• First of all, tributaries can no longer be tested for significant nexus in the field.  Instead, tributaries have to be “relatively permanent, standing or continuously flowing bodies of water”.  Intermittent streams will still be jurisdictional since the plurality decision in the earlier case explained that relatively permanent waters (RPW) doe not “necessarily exclude streams, rivers or lakes that might dry up in extraordinary circumstances, such as drought” or “seasonal rivers which contain continuous flows during some months of the year but no flow during dry months”.
  • Ephemeral streams, or stormwater driven systems, however, will likely not be jurisdictional in the eyes of the EPA and Corps.
  • The Sackett decision, more greatly affects “adjacent wetlands.”  Jurisdictional Wetlands will now only include those that are directly connected to Waters of the US by a continuous surface connection, so that there is no clear demarcation between the two systems.  Wetlands separated by a natural berm, or other obstruction will no longer be EPA/Corps Jurisdictional.  This includes truly isolated wetlands.

While the limits of jurisdiction at a federal level will be reduced, in the Commonwealth of Virginia, wetland loss will not be as drastic as The New York Times describes.

How Virginia Protects Its Wetlands

The Virginia Water Protection Permit Regulations, passed in 2000, defines State Waters to include “all water, on the surface and under the ground, wholly or partially within or bordering the Commonwealth or within its jurisdiction, including wetlands.” These robust wetland state regulations will capture isolated wetlands and ephemeral streams not captured by federal jurisdiction.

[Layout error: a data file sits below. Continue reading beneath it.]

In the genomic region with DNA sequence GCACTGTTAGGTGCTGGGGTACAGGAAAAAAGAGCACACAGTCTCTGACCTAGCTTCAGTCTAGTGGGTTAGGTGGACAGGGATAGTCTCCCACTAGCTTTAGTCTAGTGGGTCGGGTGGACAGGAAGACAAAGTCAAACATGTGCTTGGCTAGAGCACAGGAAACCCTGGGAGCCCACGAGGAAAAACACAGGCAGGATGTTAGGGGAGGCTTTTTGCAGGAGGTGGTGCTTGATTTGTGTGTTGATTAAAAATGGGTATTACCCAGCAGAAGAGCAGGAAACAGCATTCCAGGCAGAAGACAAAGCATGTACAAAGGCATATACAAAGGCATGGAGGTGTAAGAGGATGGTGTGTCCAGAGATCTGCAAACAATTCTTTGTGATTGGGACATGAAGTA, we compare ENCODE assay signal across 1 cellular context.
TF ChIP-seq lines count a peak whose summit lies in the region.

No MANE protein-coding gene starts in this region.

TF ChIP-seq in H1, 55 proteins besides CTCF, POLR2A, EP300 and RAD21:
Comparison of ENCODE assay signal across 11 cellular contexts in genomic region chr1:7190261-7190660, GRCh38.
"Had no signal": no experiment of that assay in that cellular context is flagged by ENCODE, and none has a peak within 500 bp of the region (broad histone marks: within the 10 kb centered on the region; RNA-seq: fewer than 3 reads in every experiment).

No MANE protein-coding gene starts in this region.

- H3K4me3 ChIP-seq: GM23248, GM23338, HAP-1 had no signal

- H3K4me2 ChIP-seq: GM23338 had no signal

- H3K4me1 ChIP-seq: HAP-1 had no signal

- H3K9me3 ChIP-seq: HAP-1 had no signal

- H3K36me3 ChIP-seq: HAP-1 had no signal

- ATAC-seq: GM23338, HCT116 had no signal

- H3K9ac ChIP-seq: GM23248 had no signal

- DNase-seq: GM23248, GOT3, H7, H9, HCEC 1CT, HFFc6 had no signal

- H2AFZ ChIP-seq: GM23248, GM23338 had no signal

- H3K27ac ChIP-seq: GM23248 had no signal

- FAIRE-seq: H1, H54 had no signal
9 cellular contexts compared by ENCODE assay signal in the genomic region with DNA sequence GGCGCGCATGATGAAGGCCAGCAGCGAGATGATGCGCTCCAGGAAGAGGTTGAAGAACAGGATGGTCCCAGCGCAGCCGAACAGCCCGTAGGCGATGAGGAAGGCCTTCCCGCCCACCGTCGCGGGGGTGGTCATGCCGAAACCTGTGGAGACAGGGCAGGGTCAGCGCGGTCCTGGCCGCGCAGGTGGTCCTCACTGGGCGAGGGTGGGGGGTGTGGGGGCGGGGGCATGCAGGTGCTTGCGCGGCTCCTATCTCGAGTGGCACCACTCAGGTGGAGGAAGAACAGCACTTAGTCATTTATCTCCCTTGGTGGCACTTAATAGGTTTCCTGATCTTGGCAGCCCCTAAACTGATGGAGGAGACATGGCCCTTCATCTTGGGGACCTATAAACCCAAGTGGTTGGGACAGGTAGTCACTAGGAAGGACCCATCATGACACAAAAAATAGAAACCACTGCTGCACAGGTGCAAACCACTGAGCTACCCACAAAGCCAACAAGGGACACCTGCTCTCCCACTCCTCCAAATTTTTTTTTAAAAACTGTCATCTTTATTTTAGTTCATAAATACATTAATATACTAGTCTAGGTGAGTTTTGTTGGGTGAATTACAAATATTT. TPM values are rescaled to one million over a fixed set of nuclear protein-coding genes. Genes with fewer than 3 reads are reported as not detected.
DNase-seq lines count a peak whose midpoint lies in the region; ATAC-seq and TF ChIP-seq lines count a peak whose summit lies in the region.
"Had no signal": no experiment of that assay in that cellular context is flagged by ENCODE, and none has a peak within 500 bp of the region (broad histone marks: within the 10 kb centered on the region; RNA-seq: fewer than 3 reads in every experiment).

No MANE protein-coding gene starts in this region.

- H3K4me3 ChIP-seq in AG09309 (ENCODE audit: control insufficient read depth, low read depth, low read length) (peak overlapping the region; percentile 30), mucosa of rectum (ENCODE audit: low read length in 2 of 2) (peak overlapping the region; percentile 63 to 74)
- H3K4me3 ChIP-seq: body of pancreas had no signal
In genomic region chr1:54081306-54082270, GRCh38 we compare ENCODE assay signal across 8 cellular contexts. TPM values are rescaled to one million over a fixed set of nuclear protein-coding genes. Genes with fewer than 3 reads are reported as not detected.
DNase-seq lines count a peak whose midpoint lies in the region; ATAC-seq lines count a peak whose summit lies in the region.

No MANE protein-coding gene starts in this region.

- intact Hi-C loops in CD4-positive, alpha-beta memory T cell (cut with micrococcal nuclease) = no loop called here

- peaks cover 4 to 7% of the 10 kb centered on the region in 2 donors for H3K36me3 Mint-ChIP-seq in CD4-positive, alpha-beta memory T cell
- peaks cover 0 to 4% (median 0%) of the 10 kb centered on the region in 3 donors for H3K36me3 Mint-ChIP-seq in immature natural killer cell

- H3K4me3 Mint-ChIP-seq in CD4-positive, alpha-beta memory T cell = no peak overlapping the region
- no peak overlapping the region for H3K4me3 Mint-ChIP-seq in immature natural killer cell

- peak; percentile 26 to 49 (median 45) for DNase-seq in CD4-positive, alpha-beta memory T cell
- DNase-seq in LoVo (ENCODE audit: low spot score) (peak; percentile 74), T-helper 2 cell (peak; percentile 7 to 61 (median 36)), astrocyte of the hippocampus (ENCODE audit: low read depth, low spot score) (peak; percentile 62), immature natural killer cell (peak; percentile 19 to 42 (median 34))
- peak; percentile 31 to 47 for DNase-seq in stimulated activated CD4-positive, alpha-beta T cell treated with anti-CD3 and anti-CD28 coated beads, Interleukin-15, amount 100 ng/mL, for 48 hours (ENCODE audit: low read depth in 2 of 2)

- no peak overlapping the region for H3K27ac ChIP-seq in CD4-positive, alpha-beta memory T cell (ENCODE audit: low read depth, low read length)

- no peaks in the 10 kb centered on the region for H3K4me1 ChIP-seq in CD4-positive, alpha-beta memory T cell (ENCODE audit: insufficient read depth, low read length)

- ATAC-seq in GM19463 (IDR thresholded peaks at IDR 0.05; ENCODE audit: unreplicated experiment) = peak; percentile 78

Furthermore, the Virginia Department of Environmental Quality (VDEQ) is stepping forward with implementing its own State Water Delineation process to confirm the limits of state waters and wetlands, which will allow their permits to be initiated regardless of whether the USACE has issued a Preliminary or Approved Jurisdictional Determination for a particular tract of land.

Townes is Prepared for Your Next Project in Virginia

Fortunately, at Townes Site Engineering we are well positioned to keep your project moving forward.

Our staff of certified Professional Wetland Delineators are taking the necessary steps to become certified as Virginia State Water Delineators (VSWD) with VDEQ. Townes already has team members with the brand new state certification, ready to tackle projects in Central Virginia. A benefit of this certification is that “DEQ will prioritize State Surface Waters Delineation (SSWD) Reviews by a certified individual ahead of other SSWD requests.”

This will ultimately increase the processing and efficiency of obtaining a Virginia Water Protection Permit.  Upon review of a complete Delineation Report, DEQ’s goal is to issue its verification within 30 days unless a field verification is needed.

To learn more about how Townes can keep your projects on track with ease, contact us today for expert environmental and civil engineering services.